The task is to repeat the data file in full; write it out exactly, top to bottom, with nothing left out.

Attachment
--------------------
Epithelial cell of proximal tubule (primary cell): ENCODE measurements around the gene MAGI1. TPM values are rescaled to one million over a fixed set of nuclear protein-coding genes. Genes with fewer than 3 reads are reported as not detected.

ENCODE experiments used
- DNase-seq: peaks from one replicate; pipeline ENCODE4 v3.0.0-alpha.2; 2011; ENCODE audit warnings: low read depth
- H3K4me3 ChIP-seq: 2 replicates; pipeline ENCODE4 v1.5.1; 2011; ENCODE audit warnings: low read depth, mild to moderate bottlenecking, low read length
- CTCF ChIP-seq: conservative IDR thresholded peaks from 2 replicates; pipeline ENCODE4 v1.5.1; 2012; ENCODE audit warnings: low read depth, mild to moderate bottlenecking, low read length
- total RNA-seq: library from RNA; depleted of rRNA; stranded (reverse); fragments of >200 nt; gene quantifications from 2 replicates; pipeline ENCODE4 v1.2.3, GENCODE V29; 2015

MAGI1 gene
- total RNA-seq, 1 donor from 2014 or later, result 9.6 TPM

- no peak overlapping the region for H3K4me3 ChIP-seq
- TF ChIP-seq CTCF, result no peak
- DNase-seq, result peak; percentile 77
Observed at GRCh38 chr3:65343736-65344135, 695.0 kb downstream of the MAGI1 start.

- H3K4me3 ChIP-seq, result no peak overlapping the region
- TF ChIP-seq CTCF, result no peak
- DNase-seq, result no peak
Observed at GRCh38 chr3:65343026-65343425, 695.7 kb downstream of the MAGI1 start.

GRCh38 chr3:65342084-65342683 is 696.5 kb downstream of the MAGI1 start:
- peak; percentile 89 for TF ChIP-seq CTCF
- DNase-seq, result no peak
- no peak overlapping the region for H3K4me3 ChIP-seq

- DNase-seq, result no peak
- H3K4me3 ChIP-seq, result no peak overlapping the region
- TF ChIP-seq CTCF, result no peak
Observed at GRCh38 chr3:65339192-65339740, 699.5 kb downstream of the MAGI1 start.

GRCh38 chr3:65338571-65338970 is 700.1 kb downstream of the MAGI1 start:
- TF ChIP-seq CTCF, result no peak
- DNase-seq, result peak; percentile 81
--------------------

Epithelial cell of proximal tubule (primary cell): ENCODE measurements around the gene MAGI1. TPM values are rescaled to one million over a fixed set of nuclear protein-coding genes. Genes with fewer than 3 reads are reported as not detected.

ENCODE experiments used
- DNase-seq: peaks from one replicate; pipeline ENCODE4 v3.0.0-alpha.2; 2011; ENCODE audit warnings: low read depth
- H3K4me3 ChIP-seq: 2 replicates; pipeline ENCODE4 v1.5.1; 2011; ENCODE audit warnings: low read depth, mild to moderate bottlenecking, low read length
- CTCF ChIP-seq: conservative IDR thresholded peaks from 2 replicates; pipeline ENCODE4 v1.5.1; 2012; ENCODE audit warnings: low read depth, mild to moderate bottlenecking, low read length
- total RNA-seq: library from RNA; depleted of rRNA; stranded (reverse); fragments of >200 nt; gene quantifications from 2 replicates; pipeline ENCODE4 v1.2.3, GENCODE V29; 2015

MAGI1 gene
- total RNA-seq, 1 donor from 2014 or later, result 9.6 TPM

- no peak overlapping the region for H3K4me3 ChIP-seq
- TF ChIP-seq CTCF, result no peak
- DNase-seq, result peak; percentile 77
Observed at GRCh38 chr3:65343736-65344135, 695.0 kb downstream of the MAGI1 start.

- H3K4me3 ChIP-seq, result no peak overlapping the region
- TF ChIP-seq CTCF, result no peak
- DNase-seq, result no peak
Observed at GRCh38 chr3:65343026-65343425, 695.7 kb downstream of the MAGI1 start.

GRCh38 chr3:65342084-65342683 is 696.5 kb downstream of the MAGI1 start:
- peak; percentile 89 for TF ChIP-seq CTCF
- DNase-seq, result no peak
- no peak overlapping the region for H3K4me3 ChIP-seq

- DNase-seq, result no peak
- H3K4me3 ChIP-seq, result no peak overlapping the region
- TF ChIP-seq CTCF, result no peak
Observed at GRCh38 chr3:65339192-65339740, 699.5 kb downstream of the MAGI1 start.

GRCh38 chr3:65338571-65338970 is 700.1 kb downstream of the MAGI1 start:
- TF ChIP-seq CTCF, result no peak
- DNase-seq, result peak; percentile 81